July 7, 2014

SABS Upate – Vacationers Beware: No Statutory Accident Benefits Payable for Collisions Occurring outside North America

For the week of July 7 to July 11, 2014

Jama v. Aviva Canada Inc. FSCO A-13-004308
Arbitrator: Isoken Osunde

MVC: May 13, 2012. Mr. Abdishakur Jowar was involved in a fatal motor vehicle accident in Borama, Somaliland, Africa. He was driving his sister’s vehicle, which was uninsured. The deceased’s spouse, Ms. Jama, applied for death and funeral benefits from Aviva.

The issue on the arbitration is whether or not the territorial limitations set out in section 2(3) of the SABS, precluded the applicant from claiming statutory accident benefits arising out of an accident that occurred in Somaliland, Africa.

ANALYSIS

Section 2(3) of the SABS provides that benefits will be provided in “respect of accidents that occur in Canada or the United States of America, or on a vessel plying between ports of Canada or the United States of America.” Territorial limitations are also mentioned in section 59(1) of the SABS and in section 243(2) of the Insurance Act.

Section 59 (1) allows an insured to elect to receive benefits in Ontario for an accident that occurs in another province or territory of Canada or jurisdiction of the United States of America where there are no benefits received under the law of the jurisdiction in which the accident occurs. Section 243(2) expands coverage to other jurisdictions designated in the Statutory Accident Benefits Schedule.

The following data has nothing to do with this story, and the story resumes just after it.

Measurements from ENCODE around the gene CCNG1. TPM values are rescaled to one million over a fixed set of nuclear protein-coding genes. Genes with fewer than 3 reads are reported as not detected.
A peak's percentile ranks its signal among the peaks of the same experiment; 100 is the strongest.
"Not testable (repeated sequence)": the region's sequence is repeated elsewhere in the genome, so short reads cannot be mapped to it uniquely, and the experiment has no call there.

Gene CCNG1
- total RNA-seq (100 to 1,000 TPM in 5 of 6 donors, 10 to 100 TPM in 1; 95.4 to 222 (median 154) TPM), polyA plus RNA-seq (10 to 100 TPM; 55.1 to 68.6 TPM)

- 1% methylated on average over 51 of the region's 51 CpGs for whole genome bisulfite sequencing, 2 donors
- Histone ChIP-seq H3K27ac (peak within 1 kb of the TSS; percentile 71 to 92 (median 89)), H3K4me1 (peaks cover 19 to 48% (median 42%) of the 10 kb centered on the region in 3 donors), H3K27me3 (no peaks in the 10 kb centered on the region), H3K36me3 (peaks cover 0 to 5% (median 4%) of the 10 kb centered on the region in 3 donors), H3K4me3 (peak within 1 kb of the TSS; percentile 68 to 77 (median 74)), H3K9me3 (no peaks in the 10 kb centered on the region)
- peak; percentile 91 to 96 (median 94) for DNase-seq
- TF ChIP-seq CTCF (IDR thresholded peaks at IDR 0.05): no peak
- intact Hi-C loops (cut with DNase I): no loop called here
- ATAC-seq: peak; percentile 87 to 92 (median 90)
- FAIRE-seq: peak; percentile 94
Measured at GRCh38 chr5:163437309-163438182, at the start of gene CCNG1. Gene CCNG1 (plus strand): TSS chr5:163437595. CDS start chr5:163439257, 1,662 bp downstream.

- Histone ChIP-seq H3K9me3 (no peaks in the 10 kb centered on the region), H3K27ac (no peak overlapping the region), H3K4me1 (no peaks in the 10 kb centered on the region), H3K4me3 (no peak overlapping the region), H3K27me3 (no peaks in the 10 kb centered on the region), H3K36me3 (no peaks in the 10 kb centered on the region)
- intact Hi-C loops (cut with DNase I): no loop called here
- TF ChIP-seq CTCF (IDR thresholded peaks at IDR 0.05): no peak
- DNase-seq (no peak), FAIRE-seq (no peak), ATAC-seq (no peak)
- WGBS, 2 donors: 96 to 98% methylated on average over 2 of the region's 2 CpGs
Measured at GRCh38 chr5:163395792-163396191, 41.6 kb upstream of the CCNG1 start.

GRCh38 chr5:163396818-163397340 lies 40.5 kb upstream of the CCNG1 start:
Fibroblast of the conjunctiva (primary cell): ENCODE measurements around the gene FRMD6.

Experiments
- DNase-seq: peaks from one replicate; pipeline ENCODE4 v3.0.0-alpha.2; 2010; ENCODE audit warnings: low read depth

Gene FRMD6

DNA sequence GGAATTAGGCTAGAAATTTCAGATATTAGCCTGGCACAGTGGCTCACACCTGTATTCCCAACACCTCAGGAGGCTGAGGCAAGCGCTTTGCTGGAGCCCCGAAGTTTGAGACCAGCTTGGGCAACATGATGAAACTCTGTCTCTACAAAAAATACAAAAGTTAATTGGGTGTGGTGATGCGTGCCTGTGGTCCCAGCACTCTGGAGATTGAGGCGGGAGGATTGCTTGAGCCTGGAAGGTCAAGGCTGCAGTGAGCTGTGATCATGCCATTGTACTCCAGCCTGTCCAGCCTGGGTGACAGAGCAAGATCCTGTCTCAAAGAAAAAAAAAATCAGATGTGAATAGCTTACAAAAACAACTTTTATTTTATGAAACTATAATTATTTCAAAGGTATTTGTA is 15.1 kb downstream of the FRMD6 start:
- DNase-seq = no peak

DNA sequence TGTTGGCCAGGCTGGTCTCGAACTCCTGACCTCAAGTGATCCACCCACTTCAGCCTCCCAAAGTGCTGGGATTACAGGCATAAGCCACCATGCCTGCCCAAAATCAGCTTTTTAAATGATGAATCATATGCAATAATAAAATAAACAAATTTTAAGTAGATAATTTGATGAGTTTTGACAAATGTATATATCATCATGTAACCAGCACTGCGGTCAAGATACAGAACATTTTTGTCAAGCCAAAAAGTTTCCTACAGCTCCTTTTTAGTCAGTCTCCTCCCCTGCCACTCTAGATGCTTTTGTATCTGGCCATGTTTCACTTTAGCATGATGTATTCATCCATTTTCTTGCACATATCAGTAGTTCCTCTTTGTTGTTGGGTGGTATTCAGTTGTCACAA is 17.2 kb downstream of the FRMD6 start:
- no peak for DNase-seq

Interpreting the 1994 Schedule, the Court of Appeal interpreted the phrase “in or outside of Ontario” to mean “throughout the world”. To limit the jurisdictional scope, section 243(2) was introduced to the Insurance Act. The current position of the law in Canada is stated in Nararali v. Allianz Insurance Company of Canada. In that instance, the applicants were barred from claiming accident benefits arising from a collision in Malawi.

The Applicants attempted to argue there was ambiguity about coverage outside North America and that the ambiguity should be resolved in favour of the insured. Rejecting this argument, the Arbitrator found that where the Act is silent about accidents that occur in other parts of the world (such as Africa), it makes good sense, given the legislative amendments to the territorial limitations, to interpret the silence as the intentional exclusion of other parts of the world rather than an ambiguity about the jurisdiction covered.

Consequently, the applicant was precluded from claiming funeral and death benefits.

IMPLICATIONS

Many Canadians will be traveling abroad over the summer months and many will rent vehicles or travel in vehicles belonging to extended family and friends. Particularly when outside of Canada or the United States, drivers should be cautious to ensure that the vehicles they drive are properly and adequately insured, in accordance with the laws of the jurisdiction. It is prudent to check coverage before getting behind the wheel or climbing into the passenger seat.

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